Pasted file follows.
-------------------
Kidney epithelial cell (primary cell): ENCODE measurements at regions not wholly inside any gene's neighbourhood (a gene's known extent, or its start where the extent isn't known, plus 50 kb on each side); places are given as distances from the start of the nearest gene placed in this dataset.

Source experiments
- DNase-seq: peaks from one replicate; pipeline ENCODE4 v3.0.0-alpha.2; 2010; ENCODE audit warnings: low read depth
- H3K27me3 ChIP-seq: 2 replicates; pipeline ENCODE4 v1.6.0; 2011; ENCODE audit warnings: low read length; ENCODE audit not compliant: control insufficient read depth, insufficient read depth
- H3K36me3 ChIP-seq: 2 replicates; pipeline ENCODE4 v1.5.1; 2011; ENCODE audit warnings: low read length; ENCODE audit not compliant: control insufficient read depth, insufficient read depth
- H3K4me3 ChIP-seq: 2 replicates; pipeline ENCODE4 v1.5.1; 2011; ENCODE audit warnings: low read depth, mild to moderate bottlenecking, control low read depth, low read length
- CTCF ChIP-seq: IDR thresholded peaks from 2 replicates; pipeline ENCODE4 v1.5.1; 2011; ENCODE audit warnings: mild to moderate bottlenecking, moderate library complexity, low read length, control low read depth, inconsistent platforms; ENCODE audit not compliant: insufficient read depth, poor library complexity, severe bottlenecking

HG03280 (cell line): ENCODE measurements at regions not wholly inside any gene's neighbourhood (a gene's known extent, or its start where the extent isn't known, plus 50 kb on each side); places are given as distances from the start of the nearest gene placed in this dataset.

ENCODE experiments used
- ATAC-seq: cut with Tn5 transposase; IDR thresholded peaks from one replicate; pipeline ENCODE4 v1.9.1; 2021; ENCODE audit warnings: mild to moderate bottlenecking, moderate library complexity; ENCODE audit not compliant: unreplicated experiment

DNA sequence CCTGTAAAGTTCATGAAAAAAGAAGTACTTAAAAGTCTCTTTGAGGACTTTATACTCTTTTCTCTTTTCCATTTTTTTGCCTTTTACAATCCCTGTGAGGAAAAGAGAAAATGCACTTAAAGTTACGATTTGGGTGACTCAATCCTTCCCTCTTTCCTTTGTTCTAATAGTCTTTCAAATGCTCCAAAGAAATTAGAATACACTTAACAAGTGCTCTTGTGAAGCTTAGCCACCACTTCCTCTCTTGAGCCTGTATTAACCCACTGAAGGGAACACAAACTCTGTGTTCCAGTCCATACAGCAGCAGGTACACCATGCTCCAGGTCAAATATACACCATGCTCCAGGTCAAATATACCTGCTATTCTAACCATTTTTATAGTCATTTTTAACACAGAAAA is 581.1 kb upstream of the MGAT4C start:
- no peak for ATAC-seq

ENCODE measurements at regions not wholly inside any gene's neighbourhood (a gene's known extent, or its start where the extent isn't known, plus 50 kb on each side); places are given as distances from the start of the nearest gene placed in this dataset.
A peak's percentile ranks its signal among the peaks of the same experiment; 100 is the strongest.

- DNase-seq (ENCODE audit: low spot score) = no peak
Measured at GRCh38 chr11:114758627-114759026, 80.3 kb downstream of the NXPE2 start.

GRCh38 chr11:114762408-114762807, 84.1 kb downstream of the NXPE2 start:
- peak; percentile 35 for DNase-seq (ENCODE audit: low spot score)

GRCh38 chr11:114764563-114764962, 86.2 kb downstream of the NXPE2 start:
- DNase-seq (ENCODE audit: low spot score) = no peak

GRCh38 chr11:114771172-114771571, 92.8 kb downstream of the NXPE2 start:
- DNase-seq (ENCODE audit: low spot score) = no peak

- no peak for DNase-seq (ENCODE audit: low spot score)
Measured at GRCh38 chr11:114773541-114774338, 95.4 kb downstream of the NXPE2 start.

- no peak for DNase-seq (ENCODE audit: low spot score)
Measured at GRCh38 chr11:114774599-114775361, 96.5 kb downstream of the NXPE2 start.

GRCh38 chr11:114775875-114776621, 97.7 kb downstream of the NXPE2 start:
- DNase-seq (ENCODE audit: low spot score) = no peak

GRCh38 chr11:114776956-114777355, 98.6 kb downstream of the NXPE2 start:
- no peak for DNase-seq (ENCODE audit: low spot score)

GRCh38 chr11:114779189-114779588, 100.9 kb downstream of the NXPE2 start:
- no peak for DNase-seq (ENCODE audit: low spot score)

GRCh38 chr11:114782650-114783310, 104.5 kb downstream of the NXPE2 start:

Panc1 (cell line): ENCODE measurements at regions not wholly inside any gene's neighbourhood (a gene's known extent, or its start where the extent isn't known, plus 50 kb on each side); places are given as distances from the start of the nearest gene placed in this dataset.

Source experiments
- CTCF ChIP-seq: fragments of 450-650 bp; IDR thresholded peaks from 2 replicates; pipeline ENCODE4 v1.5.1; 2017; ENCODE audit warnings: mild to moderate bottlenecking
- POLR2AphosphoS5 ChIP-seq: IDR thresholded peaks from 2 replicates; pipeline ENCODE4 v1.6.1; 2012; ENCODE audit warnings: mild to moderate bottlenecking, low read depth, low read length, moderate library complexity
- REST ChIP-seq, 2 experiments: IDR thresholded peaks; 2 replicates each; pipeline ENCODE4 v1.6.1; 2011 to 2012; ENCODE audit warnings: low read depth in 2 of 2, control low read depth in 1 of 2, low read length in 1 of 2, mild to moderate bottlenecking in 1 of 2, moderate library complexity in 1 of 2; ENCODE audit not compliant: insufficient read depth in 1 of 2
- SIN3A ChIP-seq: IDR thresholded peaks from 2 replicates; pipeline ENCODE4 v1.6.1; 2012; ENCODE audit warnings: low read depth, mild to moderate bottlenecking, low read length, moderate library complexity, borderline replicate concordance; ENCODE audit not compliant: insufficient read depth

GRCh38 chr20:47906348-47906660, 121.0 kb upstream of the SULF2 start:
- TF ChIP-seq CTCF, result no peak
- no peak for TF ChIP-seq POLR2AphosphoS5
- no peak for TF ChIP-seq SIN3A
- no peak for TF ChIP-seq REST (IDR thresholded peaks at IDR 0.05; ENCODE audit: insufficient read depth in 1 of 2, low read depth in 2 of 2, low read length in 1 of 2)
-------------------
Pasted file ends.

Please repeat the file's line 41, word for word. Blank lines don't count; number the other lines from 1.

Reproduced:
- TF ChIP-seq CTCF, result no peak